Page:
“On the corporate side I disagree with Jim Rickards. A) Companies are already flocking back to the U.S. in anticipation of better tax and regulatory treatment, B) Competitive environment dictates how the money gets employed, not historical anecdotes and C) Competition will force prices to come down, benefiting consumers at all income levels.

“With much bigger profit margins due to tax cuts I expect subscription rates to reflect that. Hear that, Rickards? Instead of bashing corporations, put your money where your mouth is.

“Even if most of the money goes to executive compensation, share buybacks and dividends the extra money is still sloshing around our economy in one way or another. What difference does it make who spends or invests it? Also, don’t forget that most working people have a stake in Corporate America through their 401(k) accounts. And by the way, if they don’t like the executive pay then get off the couch and vote your shares, dammit!

“Otherwise, love The 5.”

The 5: Let’s run the numbers. Under present law, a couple with three kids gets a standard deduction of $12,700 and a personal exemption of $4,050 per member of the household — total $32,950.

Under the new bill, there’s a standard deduction for couples of $24,000 — that’s it. So taxable income rises by nearly $9,000. The child tax credit rising to $2,000 per kid doesn’t begin to offset that, although combined with lower marginal rates the family might break even. (By the way, you can’t take that credit once your kid turns 17 — even if you’re still furnishing that kid food, clothing and shelter.)

One other thing we forgot to mention yesterday: That stingy $10,000 deduction cap for state and local and property taxes? It’s not indexed for inflation — not even the bogus “chained CPI” inflation measure.

On the corporate side… We’re not against corporate tax cuts per se. Again, it does no good to have a rate that’s the highest in the developed world. But the expectation that companies will plow the money into new plants, equipment and jobs is delusional. It’s just going to pump up asset prices more, with muted benefits at best for the “real economy.”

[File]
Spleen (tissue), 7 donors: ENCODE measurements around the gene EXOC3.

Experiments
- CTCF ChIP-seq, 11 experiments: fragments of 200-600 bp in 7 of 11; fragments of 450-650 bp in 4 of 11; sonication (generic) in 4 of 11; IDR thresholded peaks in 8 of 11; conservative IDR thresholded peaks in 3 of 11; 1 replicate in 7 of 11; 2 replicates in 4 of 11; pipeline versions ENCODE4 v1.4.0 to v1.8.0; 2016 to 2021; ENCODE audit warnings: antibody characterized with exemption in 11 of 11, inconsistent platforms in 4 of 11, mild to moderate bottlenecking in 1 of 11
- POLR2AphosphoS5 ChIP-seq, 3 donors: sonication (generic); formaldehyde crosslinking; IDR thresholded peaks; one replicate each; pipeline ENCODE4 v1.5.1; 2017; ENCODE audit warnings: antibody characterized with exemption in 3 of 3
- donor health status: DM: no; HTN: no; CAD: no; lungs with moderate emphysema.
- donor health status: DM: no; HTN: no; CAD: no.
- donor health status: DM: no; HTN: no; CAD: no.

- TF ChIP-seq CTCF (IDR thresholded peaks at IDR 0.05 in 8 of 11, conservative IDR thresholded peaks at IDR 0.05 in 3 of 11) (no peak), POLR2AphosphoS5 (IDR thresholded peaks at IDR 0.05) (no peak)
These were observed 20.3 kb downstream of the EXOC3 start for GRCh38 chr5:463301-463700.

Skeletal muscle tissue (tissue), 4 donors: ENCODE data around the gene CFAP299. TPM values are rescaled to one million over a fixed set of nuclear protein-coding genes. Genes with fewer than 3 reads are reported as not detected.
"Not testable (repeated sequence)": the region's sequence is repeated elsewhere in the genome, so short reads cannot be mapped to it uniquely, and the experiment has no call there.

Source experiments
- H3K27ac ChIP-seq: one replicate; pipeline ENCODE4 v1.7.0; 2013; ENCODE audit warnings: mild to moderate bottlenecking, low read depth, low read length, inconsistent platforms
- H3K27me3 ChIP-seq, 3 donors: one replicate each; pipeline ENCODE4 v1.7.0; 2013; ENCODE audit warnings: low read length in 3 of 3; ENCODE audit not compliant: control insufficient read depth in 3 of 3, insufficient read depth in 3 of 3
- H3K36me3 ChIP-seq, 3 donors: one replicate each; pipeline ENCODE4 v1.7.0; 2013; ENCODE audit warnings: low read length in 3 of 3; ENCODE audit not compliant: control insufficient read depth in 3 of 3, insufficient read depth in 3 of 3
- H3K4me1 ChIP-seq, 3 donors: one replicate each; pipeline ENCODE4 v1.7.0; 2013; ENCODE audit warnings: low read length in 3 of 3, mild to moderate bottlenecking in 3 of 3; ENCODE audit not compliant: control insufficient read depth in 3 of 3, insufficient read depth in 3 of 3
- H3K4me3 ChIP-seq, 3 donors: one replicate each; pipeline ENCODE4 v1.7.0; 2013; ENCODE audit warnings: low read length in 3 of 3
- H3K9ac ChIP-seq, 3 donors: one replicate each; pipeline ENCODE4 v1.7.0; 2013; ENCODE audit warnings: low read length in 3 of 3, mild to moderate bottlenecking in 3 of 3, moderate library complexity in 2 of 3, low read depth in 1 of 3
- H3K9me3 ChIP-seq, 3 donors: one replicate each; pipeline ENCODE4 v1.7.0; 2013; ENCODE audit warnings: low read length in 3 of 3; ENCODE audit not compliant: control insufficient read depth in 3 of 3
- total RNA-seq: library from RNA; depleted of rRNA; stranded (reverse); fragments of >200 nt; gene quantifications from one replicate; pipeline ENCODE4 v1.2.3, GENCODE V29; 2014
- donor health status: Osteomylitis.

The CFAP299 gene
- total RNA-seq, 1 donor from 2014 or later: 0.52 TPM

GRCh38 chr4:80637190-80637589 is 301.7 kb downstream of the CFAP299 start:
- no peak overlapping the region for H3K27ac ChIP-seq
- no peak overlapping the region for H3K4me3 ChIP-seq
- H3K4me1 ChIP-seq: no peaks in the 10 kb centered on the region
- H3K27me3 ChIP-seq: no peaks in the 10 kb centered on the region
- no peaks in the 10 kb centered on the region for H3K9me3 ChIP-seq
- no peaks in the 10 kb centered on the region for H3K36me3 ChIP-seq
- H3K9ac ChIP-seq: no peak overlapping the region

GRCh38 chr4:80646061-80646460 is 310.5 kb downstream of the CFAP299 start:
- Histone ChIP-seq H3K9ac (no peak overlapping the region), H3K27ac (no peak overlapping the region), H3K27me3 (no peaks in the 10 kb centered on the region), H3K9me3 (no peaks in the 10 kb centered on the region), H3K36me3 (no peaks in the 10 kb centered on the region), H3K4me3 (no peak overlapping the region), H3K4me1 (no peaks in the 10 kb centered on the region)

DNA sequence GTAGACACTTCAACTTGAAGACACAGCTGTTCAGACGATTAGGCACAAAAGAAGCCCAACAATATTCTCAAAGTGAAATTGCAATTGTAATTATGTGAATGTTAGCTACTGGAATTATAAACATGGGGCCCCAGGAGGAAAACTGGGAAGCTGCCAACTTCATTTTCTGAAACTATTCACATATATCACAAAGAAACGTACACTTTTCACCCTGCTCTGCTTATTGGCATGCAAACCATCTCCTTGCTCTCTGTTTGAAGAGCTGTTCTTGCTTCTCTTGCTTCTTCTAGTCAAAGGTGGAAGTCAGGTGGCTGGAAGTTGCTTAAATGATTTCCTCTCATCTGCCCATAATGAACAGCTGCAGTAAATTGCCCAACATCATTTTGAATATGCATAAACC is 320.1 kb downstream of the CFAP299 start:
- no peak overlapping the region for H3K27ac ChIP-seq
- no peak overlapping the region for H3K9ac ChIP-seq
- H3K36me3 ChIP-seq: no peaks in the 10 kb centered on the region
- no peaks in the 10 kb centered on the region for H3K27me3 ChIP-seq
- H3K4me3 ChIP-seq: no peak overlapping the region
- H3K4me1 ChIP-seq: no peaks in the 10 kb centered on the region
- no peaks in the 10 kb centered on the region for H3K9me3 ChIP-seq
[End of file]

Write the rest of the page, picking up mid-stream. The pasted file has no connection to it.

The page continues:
By the way… Did anyone else catch Steve Bannon’s remarks last week about how the GOP establishment will throw Trump under the bus once tax reform is done — i.e., now that he’s no longer useful in serving their agenda?

True, Bannon’s political acumen is in doubt after the Senate election in Alabama… but there’s a ring of truth in that remark…

Best regards,

David Gonigam

Dave Gonigam
The 5 Min. Forecast

P.S. About the “profit tapping” strategy we mentioned earlier: Greg Guenthner says it’s entirely possible to use this strategy to generate $1 million in gains during 2018.

Extraordinary claims, of course, require extraordinary evidence. You can see the evidence for yourself right here.


Other Articles In 5 Min. Forecast

New Daily Issue Posted 2 Days Ago By Dave Gonigam

While the market sorts out the latest presidential pronouncements, we’re going to spend most of today exploring some random items that crossed our desk this week. They’re all related somehow to business or finance or commerce… and they all come under a category we’ll call “You Are Not Free.”

Read This Daily Issue